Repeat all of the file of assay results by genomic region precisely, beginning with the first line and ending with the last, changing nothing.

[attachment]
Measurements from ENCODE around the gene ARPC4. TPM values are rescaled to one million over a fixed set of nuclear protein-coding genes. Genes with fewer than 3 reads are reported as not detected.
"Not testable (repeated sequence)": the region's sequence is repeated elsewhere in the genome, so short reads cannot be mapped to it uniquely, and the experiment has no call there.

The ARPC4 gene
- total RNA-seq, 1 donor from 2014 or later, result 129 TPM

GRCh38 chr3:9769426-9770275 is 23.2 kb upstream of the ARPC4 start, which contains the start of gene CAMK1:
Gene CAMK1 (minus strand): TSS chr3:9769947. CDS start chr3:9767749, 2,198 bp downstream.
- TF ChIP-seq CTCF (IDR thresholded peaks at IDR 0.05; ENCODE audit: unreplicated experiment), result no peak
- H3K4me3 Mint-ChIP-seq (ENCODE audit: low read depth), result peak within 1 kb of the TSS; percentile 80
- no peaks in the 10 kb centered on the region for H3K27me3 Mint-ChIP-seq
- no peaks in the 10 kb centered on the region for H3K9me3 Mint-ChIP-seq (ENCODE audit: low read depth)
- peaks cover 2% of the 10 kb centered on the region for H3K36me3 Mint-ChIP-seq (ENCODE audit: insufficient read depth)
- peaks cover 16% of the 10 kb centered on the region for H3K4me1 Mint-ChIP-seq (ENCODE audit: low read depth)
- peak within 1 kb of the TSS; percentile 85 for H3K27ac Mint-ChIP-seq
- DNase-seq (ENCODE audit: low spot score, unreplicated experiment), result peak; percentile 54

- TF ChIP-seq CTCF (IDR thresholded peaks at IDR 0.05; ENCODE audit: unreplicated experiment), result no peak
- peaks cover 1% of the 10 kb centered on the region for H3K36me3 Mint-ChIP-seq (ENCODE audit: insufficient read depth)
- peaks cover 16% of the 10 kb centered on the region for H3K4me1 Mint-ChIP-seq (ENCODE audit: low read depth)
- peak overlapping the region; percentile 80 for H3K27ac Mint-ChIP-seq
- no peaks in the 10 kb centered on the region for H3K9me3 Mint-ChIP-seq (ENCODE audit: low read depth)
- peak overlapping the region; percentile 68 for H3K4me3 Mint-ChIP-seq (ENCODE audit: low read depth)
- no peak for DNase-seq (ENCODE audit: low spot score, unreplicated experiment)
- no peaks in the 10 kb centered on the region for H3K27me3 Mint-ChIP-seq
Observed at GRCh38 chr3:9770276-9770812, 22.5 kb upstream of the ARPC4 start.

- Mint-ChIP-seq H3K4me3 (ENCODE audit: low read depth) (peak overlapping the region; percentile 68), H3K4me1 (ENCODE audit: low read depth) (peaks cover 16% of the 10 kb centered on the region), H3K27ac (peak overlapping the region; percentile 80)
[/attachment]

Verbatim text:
Measurements from ENCODE around the gene ARPC4. TPM values are rescaled to one million over a fixed set of nuclear protein-coding genes. Genes with fewer than 3 reads are reported as not detected.
"Not testable (repeated sequence)": the region's sequence is repeated elsewhere in the genome, so short reads cannot be mapped to it uniquely, and the experiment has no call there.

The ARPC4 gene
- total RNA-seq, 1 donor from 2014 or later, result 129 TPM

GRCh38 chr3:9769426-9770275 is 23.2 kb upstream of the ARPC4 start, which contains the start of gene CAMK1:
Gene CAMK1 (minus strand): TSS chr3:9769947. CDS start chr3:9767749, 2,198 bp downstream.
- TF ChIP-seq CTCF (IDR thresholded peaks at IDR 0.05; ENCODE audit: unreplicated experiment), result no peak
- H3K4me3 Mint-ChIP-seq (ENCODE audit: low read depth), result peak within 1 kb of the TSS; percentile 80
- no peaks in the 10 kb centered on the region for H3K27me3 Mint-ChIP-seq
- no peaks in the 10 kb centered on the region for H3K9me3 Mint-ChIP-seq (ENCODE audit: low read depth)
- peaks cover 2% of the 10 kb centered on the region for H3K36me3 Mint-ChIP-seq (ENCODE audit: insufficient read depth)
- peaks cover 16% of the 10 kb centered on the region for H3K4me1 Mint-ChIP-seq (ENCODE audit: low read depth)
- peak within 1 kb of the TSS; percentile 85 for H3K27ac Mint-ChIP-seq
- DNase-seq (ENCODE audit: low spot score, unreplicated experiment), result peak; percentile 54

- TF ChIP-seq CTCF (IDR thresholded peaks at IDR 0.05; ENCODE audit: unreplicated experiment), result no peak
- peaks cover 1% of the 10 kb centered on the region for H3K36me3 Mint-ChIP-seq (ENCODE audit: insufficient read depth)
- peaks cover 16% of the 10 kb centered on the region for H3K4me1 Mint-ChIP-seq (ENCODE audit: low read depth)
- peak overlapping the region; percentile 80 for H3K27ac Mint-ChIP-seq
- no peaks in the 10 kb centered on the region for H3K9me3 Mint-ChIP-seq (ENCODE audit: low read depth)
- peak overlapping the region; percentile 68 for H3K4me3 Mint-ChIP-seq (ENCODE audit: low read depth)
- no peak for DNase-seq (ENCODE audit: low spot score, unreplicated experiment)
- no peaks in the 10 kb centered on the region for H3K27me3 Mint-ChIP-seq
Observed at GRCh38 chr3:9770276-9770812, 22.5 kb upstream of the ARPC4 start.

- Mint-ChIP-seq H3K4me3 (ENCODE audit: low read depth) (peak overlapping the region; percentile 68), H3K4me1 (ENCODE audit: low read depth) (peaks cover 16% of the 10 kb centered on the region), H3K27ac (peak overlapping the region; percentile 80)